because when i think precision rifle shooting….i think Airforce Reserves.

          ive personally seen the RPR shoot 1 MOA all day……just because nutter cant shoot doesnt mean its the guns fault

    • Martin T

      So I’ll be watching that video i guess… i am 1.30 in though and here are a couple quotes…
      “I really like it (Ruger RPR) actually.”
      “I think it’s a really good rifle.”
      “I am going to say some negative things about it though.”
      I’ll watch this long winded review where he talks about all kinds of other stuff other than the gun for 39 minutes.
      ETA… “we aren’t going to do a POI talking point on this that usually takes 10 minutes.” Lol. Thanks Nutn.

    • Sergei

      He reviewed the .308 version not 6.5. Also he complains that the RPR is heavy and the Mossberg MVP light is a better lighter option. Yet the MVP comes with fewer features and is missing the side folding precision stock the RPR comes with. Add a side folder and prs to the MVP and they weigh the same.

  • Keiichi

    It’s not just the RPR that’s facilitating precision at a lower price point. I put together a 3/4 MOA rifle for just about the same price, with a little shopping around, based on a Tikka T3x Lite. I put it in an MDT HS3 chassis, added a LuthAR adjustable stock, and a Vortex PST 4-16. Bear in mind now: that’s 3/4 MOA at 100 yards out of a .308 with a hunting profile barrel; I plan to rebarrel to a medium palma (or similar) 6.5 Creed sometime in the next few years, as I start my journey in the precision competition world. Can’t wait to see what that’ll be capable of.

    There are lots of ways to build a Rem 700 into a precision instrument, as well, and stay in that ballpark of price/performance ratio.

    • James Earl Jones

      I bought a Savage 12fv on .308 for 350 and stuck it in a xlr element chassis. Great shooting rifle for the price.

  • Martin T

    Got a gen2 rpr and can’t complain.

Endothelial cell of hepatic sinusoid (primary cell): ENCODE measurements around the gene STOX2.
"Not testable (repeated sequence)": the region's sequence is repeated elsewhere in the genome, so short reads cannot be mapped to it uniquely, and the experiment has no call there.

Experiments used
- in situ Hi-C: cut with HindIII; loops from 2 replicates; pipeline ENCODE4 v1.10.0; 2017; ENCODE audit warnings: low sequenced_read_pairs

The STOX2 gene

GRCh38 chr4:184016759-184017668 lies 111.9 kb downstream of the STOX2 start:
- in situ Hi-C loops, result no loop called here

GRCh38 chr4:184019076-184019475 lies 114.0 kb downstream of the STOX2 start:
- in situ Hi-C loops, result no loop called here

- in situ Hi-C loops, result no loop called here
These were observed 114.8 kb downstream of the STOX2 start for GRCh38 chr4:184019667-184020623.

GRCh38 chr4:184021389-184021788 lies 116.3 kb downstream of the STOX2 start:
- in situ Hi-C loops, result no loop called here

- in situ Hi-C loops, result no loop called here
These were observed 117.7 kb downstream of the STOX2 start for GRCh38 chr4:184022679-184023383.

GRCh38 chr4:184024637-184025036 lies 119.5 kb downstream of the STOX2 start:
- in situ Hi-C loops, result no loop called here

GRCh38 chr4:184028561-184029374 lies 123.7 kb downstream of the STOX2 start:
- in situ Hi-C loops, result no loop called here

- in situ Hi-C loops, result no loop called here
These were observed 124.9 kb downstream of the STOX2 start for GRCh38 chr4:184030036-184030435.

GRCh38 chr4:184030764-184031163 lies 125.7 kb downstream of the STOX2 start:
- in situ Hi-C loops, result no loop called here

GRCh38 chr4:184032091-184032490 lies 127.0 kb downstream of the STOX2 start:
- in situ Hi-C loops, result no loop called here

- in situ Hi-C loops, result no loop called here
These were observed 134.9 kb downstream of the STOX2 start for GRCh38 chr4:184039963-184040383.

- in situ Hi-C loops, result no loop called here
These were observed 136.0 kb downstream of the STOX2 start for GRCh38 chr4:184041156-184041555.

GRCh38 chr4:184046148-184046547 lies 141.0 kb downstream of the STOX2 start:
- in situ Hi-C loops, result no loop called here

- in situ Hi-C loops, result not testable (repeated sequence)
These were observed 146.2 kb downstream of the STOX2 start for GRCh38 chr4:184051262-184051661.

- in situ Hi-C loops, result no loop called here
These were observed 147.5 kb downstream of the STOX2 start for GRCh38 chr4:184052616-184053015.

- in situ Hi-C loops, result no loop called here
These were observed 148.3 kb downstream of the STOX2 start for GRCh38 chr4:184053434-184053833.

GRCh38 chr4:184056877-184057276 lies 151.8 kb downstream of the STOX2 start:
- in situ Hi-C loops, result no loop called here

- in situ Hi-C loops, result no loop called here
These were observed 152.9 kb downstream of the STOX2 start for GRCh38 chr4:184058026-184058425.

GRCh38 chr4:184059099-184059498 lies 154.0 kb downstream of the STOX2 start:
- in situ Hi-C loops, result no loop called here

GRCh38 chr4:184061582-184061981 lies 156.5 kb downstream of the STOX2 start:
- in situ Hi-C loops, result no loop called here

Other options I was looking at in the price ranger were the Savage BA Stealth and the 2 Bergara rifles in the same price range.
    Came down to a gun store in town had a 6.5 when i was there and the rest is history.
    I’d say If the biggest single selling point is mag compatibility with sr25 and acis pattern.
    The folding stock helps it for into my way top packed safe as well.

  • Gary Kirk

    And see, I make a comment about the RPR yesterday.. People jump on me.. And I wasn’t saying anything bad about it.. Just that I’d like to see a stripped version sold at a lower price point.. But apparently, some people know about my precision rifle experience.. Or apparent lack thereof.. And I guess the game is too expensive for me..

    • DW

      And they were right to point out that you won’t be saving much at all. In fact I suspect you actually save more if you strip it and sell the parts you don’t want.

  • TunaPlusMayo

    Great to see “1 MOA or better” as the test that earns a long range precision rifle a glowing review. I believe it’s an excellent gun, but maybe you should take your time shooting out to it’s proper distances, rather than report how pleased you were with your 2nd mag at 100 yards.

  • TunaPlusMayo

    “it sucks that the mystique of shooting at 1000yards is gone”

    Well just set your bar for the magic number at 1500. There are no shortage of challenges in shooting. The number 1000 is just a numeral that seems special. We could just call it 3000ft.

    • Stuki Moi

      At some point, you’re really starting to make it tough for shooters in the locales where most Americans actually live…….

    • FarmerB

      Yeah, it still not that easy at 1000 yds for the uninitiated. You still need serious optics, somebody who knows the data and atmospherics, wind knowledge and a spotter. But it’s great that you can buy an almost off-the-shelf rifle to do it with.

      But to be fair, it’s 1000 (900m) where is starts to get hard…

  • john huscio

    Arent these under a recall?

    • Dave

      Yep, but its no big issue because they didn’t lose a contract to Glock so TFB doesn’t care.

    • Enzo Baldwin

      It’s a service bulletin for the safe queens that have less than 100 rounds and are getting light primer strikes.

  • Fast Forward

    It slowly becomes evident to the 5.56×45 ‘Fan Club,’ why it is overmatched by the newer intermediate calibres (.260, 6.5CM, 6.5x47L), in the wide open spaces.

    • Spencerhut